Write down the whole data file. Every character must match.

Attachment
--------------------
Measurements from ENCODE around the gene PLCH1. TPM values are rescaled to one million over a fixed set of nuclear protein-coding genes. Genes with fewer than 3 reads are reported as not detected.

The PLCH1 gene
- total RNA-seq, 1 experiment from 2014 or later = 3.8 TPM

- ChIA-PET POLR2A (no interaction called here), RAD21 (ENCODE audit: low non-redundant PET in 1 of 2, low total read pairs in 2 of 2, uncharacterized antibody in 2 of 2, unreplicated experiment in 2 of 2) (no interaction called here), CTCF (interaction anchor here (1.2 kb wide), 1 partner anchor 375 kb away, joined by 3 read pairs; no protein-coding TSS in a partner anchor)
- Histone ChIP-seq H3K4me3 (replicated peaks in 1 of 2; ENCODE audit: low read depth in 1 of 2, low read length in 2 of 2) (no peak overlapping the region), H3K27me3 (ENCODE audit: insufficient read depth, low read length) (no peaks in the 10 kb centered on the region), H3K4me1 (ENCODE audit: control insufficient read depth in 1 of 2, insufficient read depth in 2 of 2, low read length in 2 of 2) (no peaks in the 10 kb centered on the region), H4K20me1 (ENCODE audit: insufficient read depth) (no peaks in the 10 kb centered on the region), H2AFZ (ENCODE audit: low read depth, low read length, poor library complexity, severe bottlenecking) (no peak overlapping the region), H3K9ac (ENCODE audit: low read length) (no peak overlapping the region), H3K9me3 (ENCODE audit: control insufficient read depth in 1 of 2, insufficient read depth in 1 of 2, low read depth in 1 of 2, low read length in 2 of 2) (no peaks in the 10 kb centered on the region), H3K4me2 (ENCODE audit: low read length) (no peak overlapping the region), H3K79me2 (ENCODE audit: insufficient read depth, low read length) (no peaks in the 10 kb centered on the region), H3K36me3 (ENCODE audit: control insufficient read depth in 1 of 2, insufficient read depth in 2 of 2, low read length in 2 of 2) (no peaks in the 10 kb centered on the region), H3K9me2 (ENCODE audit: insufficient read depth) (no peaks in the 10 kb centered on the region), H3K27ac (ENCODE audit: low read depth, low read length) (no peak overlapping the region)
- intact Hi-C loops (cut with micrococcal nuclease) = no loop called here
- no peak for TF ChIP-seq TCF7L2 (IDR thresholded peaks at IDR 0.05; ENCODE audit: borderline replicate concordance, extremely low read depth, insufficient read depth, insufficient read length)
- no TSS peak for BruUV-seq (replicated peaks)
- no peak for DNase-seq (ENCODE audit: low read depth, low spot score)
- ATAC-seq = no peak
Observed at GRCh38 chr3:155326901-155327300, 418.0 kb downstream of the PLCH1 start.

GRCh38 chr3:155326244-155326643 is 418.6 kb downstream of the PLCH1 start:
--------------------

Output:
Measurements from ENCODE around the gene PLCH1. TPM values are rescaled to one million over a fixed set of nuclear protein-coding genes. Genes with fewer than 3 reads are reported as not detected.

The PLCH1 gene
- total RNA-seq, 1 experiment from 2014 or later = 3.8 TPM

- ChIA-PET POLR2A (no interaction called here), RAD21 (ENCODE audit: low non-redundant PET in 1 of 2, low total read pairs in 2 of 2, uncharacterized antibody in 2 of 2, unreplicated experiment in 2 of 2) (no interaction called here), CTCF (interaction anchor here (1.2 kb wide), 1 partner anchor 375 kb away, joined by 3 read pairs; no protein-coding TSS in a partner anchor)
- Histone ChIP-seq H3K4me3 (replicated peaks in 1 of 2; ENCODE audit: low read depth in 1 of 2, low read length in 2 of 2) (no peak overlapping the region), H3K27me3 (ENCODE audit: insufficient read depth, low read length) (no peaks in the 10 kb centered on the region), H3K4me1 (ENCODE audit: control insufficient read depth in 1 of 2, insufficient read depth in 2 of 2, low read length in 2 of 2) (no peaks in the 10 kb centered on the region), H4K20me1 (ENCODE audit: insufficient read depth) (no peaks in the 10 kb centered on the region), H2AFZ (ENCODE audit: low read depth, low read length, poor library complexity, severe bottlenecking) (no peak overlapping the region), H3K9ac (ENCODE audit: low read length) (no peak overlapping the region), H3K9me3 (ENCODE audit: control insufficient read depth in 1 of 2, insufficient read depth in 1 of 2, low read depth in 1 of 2, low read length in 2 of 2) (no peaks in the 10 kb centered on the region), H3K4me2 (ENCODE audit: low read length) (no peak overlapping the region), H3K79me2 (ENCODE audit: insufficient read depth, low read length) (no peaks in the 10 kb centered on the region), H3K36me3 (ENCODE audit: control insufficient read depth in 1 of 2, insufficient read depth in 2 of 2, low read length in 2 of 2) (no peaks in the 10 kb centered on the region), H3K9me2 (ENCODE audit: insufficient read depth) (no peaks in the 10 kb centered on the region), H3K27ac (ENCODE audit: low read depth, low read length) (no peak overlapping the region)
- intact Hi-C loops (cut with micrococcal nuclease) = no loop called here
- no peak for TF ChIP-seq TCF7L2 (IDR thresholded peaks at IDR 0.05; ENCODE audit: borderline replicate concordance, extremely low read depth, insufficient read depth, insufficient read length)
- no TSS peak for BruUV-seq (replicated peaks)
- no peak for DNase-seq (ENCODE audit: low read depth, low spot score)
- ATAC-seq = no peak
Observed at GRCh38 chr3:155326901-155327300, 418.0 kb downstream of the PLCH1 start.

GRCh38 chr3:155326244-155326643 is 418.6 kb downstream of the PLCH1 start: